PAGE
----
6. Family-friendly resorts and dining – Look past the all-inclusives and cruises to create a more intimate and adventurous family experience. Restaurants are offering more creative play spaces for their youngest patrons, complete with board games, tents and even sing-alongs. The Frelard Pizza Company in Seattle, WA features art supplies and a chalkboard wall. Westbrae Biergarten in Berkeley, CA boasts a kids-only play area with sand and beach toys. A shaded, outdoor clubhouse offers educational toys to kids dining at the Elk Cafe in Brooklyn.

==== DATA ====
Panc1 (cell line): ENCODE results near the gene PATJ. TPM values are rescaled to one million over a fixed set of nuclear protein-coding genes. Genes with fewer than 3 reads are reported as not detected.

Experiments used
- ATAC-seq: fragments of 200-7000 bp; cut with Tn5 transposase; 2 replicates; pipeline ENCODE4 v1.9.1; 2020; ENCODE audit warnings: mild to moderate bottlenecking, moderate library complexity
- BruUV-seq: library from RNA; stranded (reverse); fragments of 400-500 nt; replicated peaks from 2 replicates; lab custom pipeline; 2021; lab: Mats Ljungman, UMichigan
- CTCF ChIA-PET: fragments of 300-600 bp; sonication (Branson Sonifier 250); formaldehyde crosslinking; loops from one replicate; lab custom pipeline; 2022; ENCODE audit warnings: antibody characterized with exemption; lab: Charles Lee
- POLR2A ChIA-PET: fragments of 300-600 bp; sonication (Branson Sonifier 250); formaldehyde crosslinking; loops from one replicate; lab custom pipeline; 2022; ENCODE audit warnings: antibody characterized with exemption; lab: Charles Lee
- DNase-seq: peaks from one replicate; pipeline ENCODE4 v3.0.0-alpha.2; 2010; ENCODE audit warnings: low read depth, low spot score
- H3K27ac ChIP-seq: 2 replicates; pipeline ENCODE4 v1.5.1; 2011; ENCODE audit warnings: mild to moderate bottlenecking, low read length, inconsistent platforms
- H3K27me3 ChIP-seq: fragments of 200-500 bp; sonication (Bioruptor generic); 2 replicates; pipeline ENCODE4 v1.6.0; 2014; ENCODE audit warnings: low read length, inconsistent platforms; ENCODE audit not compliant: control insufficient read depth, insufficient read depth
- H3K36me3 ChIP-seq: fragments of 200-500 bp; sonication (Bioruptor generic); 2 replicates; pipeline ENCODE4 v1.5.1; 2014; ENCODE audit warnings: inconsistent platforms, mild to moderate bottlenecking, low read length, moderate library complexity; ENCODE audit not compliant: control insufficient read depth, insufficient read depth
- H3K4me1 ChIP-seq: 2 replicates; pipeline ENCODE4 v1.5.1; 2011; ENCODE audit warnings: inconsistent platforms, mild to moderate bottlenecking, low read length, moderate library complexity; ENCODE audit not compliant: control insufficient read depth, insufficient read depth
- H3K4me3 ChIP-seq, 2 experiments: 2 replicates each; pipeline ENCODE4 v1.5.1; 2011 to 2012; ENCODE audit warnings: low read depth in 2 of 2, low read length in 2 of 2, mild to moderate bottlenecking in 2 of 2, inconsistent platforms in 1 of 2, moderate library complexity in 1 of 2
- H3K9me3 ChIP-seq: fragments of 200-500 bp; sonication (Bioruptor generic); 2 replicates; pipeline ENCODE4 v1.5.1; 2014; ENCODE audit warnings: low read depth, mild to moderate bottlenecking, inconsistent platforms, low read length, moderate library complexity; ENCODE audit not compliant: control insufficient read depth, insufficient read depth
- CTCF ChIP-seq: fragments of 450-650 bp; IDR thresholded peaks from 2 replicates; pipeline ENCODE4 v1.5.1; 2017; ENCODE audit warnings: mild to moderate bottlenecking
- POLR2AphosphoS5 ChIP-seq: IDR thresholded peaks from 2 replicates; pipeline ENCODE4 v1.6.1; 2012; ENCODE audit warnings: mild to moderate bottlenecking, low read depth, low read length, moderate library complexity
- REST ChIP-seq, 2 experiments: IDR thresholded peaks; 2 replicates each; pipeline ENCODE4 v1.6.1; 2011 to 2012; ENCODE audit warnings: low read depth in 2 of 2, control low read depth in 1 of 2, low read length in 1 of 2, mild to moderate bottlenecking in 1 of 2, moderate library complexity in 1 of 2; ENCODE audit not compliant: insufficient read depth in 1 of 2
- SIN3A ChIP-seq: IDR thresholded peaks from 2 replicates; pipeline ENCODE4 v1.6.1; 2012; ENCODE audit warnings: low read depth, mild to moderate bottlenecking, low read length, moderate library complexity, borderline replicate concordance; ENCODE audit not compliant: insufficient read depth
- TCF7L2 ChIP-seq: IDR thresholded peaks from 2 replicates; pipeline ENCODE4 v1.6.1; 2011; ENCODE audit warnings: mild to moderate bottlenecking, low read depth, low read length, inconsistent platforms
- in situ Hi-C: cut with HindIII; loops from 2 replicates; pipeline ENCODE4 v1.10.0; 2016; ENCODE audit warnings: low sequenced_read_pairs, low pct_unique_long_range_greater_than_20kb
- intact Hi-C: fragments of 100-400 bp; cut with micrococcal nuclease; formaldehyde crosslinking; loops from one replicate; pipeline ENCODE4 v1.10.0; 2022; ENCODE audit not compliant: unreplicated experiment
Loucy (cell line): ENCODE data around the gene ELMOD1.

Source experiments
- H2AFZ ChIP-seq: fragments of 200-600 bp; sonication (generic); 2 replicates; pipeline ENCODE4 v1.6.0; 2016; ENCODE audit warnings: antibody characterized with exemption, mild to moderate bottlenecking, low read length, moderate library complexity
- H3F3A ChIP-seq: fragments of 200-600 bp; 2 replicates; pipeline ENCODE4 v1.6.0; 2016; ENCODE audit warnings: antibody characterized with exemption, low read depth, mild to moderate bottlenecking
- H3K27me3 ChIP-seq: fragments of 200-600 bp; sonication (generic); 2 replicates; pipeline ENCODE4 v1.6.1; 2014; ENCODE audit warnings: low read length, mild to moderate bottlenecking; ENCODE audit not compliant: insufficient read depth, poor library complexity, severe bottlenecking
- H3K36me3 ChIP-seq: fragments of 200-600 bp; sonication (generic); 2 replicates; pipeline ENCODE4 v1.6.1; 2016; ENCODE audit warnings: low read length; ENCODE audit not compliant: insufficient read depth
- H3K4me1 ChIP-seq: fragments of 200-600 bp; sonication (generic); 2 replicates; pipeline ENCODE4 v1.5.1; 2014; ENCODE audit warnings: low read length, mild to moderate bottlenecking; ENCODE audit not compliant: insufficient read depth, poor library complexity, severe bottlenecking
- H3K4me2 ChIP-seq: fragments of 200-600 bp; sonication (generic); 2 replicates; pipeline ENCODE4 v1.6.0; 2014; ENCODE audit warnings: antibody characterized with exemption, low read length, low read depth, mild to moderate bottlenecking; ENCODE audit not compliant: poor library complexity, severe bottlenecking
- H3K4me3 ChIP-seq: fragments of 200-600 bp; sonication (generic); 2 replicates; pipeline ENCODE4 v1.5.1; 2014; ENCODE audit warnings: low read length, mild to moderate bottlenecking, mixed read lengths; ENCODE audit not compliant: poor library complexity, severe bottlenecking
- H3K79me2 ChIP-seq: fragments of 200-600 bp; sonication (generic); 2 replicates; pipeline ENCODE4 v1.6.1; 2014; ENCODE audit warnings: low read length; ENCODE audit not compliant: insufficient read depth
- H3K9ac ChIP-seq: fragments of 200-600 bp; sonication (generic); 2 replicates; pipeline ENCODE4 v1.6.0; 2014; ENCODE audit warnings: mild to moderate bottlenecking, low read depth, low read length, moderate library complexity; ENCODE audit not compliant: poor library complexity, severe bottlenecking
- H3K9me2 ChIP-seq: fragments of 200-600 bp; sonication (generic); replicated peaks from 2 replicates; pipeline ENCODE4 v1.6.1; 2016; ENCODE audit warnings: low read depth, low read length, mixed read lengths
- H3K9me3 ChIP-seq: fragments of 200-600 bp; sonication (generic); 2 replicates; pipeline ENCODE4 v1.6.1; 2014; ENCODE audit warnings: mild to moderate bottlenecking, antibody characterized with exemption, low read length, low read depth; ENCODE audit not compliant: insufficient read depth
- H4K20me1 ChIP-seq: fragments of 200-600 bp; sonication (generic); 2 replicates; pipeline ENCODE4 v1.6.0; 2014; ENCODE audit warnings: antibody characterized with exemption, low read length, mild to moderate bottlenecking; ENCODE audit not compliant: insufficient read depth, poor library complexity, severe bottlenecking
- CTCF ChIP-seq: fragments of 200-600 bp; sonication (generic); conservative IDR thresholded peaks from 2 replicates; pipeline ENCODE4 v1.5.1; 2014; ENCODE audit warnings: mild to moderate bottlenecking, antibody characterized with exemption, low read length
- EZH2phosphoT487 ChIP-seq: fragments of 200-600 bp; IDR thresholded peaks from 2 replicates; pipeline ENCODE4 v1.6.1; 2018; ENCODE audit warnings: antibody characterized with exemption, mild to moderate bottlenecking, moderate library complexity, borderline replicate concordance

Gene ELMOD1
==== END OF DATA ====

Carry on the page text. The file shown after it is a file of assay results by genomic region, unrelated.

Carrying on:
Hotels are catering to families by offering multi-room suites with bunk-beds, in-room tents and family-sized cabins. At the Summer Camp Oak Bluffs Hotel on Martha’s Vineyard, MA, families will feel like they are back at sleepaway camp, munching on classic snacks like Cracker Jacks and Dreamsicles from the Camp Canteen. The hotel features a game room with ping pong tables and board games, all within walking distance of the beaches, shopping and dining of historic Oak Bluffs. At the rustic Suttle Lodge and Boathouse in Sisters, Oregon, families can hike, paddleboard, kayak or canoe the mountain lakes of the Deschutes National Forest. At Family Adventure Camp in the White Mountains of New Hampshire, families learn to identify wildlife, understand surrounding pond and forest ecosystems, and participate in a backcountry hike and overnight stay in a rustic lodge only accessible by trail. These getaways and others like it offer families a place to gather, learn, play refresh and connect. Naturalist led tours and stargazing included.